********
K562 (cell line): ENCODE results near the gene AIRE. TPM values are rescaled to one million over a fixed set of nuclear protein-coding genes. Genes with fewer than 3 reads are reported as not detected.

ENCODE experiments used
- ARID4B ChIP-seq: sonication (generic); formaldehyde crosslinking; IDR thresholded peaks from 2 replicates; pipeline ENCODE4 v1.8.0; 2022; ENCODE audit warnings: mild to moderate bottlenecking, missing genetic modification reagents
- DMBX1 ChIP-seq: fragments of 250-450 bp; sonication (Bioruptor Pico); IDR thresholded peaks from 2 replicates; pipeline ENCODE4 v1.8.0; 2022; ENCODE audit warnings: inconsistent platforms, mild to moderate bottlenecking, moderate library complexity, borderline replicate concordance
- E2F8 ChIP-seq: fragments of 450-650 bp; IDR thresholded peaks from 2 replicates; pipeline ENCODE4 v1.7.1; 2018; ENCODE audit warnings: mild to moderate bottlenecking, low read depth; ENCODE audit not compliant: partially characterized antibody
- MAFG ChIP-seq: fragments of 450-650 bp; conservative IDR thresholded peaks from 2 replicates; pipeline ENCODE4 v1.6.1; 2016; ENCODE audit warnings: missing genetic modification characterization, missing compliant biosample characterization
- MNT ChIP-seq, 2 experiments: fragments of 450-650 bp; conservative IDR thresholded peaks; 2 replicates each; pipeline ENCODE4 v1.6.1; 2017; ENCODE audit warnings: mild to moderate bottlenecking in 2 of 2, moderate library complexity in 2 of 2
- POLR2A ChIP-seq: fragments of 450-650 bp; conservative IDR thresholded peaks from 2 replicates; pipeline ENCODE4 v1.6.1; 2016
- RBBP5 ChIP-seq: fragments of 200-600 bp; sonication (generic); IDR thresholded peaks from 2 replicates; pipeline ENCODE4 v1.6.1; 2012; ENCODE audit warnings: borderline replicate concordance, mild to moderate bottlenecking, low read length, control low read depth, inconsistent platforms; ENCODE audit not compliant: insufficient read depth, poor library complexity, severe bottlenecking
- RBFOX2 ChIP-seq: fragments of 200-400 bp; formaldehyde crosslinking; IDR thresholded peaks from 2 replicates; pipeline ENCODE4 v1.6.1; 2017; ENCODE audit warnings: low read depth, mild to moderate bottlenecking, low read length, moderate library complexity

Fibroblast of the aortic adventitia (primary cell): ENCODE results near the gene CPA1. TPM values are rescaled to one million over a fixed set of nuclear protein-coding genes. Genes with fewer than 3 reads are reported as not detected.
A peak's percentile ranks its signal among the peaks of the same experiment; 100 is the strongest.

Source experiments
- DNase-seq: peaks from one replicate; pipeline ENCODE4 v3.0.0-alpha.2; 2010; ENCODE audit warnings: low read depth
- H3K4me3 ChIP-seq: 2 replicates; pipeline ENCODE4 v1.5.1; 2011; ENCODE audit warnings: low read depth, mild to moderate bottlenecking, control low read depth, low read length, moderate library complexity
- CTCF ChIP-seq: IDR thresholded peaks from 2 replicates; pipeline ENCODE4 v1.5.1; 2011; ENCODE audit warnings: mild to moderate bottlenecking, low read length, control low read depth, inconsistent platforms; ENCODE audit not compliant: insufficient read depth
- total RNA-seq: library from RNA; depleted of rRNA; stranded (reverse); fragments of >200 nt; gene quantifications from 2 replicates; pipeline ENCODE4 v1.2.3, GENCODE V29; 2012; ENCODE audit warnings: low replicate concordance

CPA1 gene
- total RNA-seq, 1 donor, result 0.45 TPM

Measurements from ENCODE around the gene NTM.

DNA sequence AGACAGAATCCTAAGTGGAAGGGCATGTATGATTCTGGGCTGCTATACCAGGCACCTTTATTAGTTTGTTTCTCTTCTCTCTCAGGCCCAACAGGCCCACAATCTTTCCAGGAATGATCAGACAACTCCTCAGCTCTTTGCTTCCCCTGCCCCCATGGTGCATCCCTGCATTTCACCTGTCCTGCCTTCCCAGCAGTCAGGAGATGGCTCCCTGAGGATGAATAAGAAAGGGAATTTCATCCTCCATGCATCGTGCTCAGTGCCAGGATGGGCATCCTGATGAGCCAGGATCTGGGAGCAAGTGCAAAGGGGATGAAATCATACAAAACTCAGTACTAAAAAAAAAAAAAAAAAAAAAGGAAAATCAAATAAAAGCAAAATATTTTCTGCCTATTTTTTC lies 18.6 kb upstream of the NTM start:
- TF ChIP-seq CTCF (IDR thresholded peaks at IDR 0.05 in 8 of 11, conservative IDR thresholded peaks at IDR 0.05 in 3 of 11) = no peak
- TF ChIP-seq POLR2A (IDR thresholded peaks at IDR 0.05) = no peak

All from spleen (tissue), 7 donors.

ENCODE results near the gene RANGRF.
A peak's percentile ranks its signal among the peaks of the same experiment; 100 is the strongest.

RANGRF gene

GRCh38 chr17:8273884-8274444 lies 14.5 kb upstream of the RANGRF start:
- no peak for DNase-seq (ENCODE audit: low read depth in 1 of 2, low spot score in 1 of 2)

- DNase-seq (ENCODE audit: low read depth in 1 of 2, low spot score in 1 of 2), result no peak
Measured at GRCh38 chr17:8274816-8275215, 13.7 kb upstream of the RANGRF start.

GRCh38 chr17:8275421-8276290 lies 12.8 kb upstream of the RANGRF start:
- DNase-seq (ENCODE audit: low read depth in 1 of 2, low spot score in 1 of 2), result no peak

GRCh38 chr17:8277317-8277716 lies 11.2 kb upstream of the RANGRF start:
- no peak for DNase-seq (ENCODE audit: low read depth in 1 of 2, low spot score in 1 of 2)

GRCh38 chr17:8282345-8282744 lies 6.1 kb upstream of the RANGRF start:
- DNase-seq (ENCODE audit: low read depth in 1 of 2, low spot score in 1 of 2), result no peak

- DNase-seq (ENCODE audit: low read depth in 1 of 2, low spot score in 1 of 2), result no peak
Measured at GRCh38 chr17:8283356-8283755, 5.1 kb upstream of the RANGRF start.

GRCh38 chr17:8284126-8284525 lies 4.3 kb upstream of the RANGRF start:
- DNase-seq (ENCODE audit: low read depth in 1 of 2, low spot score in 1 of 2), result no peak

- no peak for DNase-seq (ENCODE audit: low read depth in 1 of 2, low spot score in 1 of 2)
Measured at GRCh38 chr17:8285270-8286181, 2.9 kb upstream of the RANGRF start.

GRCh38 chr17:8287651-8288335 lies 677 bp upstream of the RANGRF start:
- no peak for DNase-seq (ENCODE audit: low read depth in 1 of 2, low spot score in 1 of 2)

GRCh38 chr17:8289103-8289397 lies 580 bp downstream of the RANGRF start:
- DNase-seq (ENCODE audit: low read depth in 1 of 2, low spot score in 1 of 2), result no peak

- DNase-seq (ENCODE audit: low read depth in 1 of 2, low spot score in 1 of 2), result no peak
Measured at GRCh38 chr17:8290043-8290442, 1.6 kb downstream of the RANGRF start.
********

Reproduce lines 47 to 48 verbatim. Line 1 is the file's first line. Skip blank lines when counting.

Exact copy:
- DNase-seq (ENCODE audit: low read depth in 1 of 2, low spot score in 1 of 2), result no peak

- DNase-seq (ENCODE audit: low read depth in 1 of 2, low spot score in 1 of 2), result no peak